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Immune Checkpoint Function of CD85j in CD8 T Cell Differentiation and Aging.


Maximus Peto’s Commentary

This inhibition of CD85j seems like it may be “messing with metabolism”, rather than addressing a persistent, underling damage/problem. However, their suggestion that CD85j is a marker of a population of senescent effector CD8 T cells, might be interesting to some readers on this distribution list.


Immune Checkpoint Function of CD85j in CD8 T Cell Differentiation and Aging.
Front Immunol. 2017 Jun 14;8:692.
Gustafson CE, Qi Q, Hutter-Saunders J, Gupta S, Jadhav R, Newell E, Maecker H, Weyand CM, Goronzy JJ
DOI: 10.3389/fimmu.2017.00692
PubMed publication date (edat): 7/1/2017

Abstract

Aging is associated with an increased susceptibility to infection and a failure to control latent viruses thought to be driven, at least in part, by alterations in CD8 T cell function. The aging T cell repertoire is characterized by an accumulation of effector CD8 T cells, many of which express the negative regulatory receptor CD85j. To define the biological significance of CD85j expression on CD8 T cells and to address the question whether presence of CD85j in older individuals is beneficial or detrimental for immune function, we examined the specific attributes of CD8 T cells expressing CD85j as well as the functional role of CD85j in antigen-specific CD8 T cell responses during immune aging. Here, we show that CD85j is mainly expressed by terminally differentiated effector (TEMRAs) CD8 T cells, which increase with age, in cytomegalovirus (CMV) infection and in males. CD85j+ CMV-specific cells demonstrate clonal expansion. However, TCR diversity is similar between CD85j+ and CD85j-compartments, suggesting that CD85j does not directly impact the repertoire of antigen-specific cells. Further phenotypic and functional analyses revealed that CD85j identifies a specific subset of CMV-responsive CD8 T cells that coexpress a marker of senescence (CD57) but retain polyfunctional cytokine production and expression of cytotoxic mediators. Blocking CD85j binding enhanced proliferation of CMV-specific CD8 T cells upon antigen stimulation but did not alter polyfunctional cytokine production. Taken together, these data demonstrate that CD85j characterizes a population of “senescent,” but not exhausted antigen-specific effector CD8 T cells and indicates that CD85j is an important checkpoint regulator controlling expansion of virus-specific T cells during aging. Inhibition of CD85j activity may be a mechanism to promote stronger CD8 T cell effector responses during immune aging.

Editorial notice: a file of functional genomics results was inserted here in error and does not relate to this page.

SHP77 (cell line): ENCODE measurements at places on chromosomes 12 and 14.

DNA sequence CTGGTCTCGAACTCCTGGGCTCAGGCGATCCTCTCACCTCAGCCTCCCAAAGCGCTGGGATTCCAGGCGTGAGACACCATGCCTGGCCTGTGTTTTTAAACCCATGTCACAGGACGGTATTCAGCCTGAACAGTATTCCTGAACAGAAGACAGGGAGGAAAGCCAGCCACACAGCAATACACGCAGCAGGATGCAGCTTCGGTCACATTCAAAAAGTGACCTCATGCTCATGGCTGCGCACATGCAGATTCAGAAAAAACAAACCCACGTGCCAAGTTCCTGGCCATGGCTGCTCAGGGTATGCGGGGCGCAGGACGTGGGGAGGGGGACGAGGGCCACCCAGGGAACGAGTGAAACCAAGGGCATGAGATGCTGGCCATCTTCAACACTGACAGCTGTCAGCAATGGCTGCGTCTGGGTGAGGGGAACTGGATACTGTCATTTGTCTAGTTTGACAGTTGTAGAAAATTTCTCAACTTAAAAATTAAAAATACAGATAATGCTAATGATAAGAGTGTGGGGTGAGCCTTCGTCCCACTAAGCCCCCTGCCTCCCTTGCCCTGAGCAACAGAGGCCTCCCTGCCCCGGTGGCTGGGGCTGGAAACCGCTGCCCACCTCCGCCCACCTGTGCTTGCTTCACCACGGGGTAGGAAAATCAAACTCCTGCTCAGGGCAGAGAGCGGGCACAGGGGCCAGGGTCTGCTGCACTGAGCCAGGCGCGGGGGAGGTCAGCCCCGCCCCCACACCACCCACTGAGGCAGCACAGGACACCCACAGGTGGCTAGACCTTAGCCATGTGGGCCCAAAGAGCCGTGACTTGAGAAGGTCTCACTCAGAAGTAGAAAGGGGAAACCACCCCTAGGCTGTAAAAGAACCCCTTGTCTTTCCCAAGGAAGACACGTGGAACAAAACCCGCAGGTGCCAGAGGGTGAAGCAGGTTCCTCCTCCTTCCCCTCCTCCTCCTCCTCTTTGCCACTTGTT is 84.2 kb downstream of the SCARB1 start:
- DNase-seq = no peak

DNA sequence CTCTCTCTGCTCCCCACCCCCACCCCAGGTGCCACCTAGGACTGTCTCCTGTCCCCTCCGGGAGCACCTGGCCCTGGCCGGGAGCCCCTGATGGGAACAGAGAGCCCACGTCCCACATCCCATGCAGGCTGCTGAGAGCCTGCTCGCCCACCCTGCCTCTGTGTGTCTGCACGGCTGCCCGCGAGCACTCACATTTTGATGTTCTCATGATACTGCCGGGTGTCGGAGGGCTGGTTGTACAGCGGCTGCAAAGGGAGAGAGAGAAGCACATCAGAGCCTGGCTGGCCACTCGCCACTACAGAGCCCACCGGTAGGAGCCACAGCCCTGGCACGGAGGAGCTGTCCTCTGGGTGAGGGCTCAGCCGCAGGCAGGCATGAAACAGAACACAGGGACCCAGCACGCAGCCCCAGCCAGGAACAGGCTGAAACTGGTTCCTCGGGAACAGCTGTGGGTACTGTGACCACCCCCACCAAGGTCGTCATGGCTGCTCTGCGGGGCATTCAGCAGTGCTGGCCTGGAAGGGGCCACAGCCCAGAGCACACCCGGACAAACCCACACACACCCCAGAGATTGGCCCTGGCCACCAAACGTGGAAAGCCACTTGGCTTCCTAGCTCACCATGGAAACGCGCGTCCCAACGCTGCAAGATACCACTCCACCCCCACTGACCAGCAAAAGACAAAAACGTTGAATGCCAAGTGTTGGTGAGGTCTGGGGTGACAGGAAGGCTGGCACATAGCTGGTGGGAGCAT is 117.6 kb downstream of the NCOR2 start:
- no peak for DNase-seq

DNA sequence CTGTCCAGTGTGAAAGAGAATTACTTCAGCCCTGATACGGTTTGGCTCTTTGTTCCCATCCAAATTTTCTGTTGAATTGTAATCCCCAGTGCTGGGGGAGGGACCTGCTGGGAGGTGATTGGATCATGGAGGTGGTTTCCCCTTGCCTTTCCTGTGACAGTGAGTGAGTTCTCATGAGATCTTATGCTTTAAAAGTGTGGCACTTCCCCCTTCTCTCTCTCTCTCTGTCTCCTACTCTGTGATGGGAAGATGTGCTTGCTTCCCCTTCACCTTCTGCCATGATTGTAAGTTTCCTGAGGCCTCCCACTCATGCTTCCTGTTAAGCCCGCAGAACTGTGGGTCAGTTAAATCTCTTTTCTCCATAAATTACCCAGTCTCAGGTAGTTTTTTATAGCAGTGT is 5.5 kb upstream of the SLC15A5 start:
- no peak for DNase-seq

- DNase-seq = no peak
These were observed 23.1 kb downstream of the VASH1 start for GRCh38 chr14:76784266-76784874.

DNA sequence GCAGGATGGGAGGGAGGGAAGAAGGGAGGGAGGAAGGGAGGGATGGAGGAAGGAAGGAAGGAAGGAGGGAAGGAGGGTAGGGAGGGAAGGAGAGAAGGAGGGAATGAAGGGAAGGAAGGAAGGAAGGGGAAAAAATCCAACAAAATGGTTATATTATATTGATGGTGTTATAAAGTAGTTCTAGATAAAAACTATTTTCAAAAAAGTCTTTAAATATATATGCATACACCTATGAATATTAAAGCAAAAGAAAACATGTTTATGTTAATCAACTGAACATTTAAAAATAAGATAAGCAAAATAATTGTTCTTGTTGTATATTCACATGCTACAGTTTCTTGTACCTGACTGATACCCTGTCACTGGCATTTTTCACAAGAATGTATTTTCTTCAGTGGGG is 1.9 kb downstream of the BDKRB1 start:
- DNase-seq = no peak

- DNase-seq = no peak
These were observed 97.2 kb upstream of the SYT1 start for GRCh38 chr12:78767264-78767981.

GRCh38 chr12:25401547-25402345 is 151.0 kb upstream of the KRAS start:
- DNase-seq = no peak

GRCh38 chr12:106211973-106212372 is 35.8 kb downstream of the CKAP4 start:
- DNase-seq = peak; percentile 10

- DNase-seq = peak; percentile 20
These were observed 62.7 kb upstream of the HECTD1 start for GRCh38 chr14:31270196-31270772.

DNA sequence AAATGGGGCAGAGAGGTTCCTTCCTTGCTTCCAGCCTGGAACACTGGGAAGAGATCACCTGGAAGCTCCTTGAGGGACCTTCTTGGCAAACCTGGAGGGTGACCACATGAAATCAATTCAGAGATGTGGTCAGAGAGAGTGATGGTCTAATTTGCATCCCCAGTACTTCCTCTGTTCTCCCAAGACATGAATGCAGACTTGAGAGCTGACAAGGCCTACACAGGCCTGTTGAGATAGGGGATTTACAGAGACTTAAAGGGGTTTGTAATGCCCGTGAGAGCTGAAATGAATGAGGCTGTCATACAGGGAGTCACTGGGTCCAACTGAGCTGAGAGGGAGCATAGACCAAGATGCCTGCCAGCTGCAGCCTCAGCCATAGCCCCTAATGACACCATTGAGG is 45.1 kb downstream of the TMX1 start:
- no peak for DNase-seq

PMID: 28659925
Free Full-Text: https://www.ncbi.nlm.nih.gov/pmc/articles/PMC5469909/

Maximus Peto

Max Peto is a longevity researcher and founder of Long Life Labs. A biochemist by training, he studies the biochemistry of aging and longevity and has worked with research organizations such as SENS Research Foundation, Methuselah Foundation, BioAge Labs, Life Extension Foundation, and Ichor Therapeutics. His work at Long Life Labs is focused on empowering people to understand and manage the most critical factors for better health and longer life.

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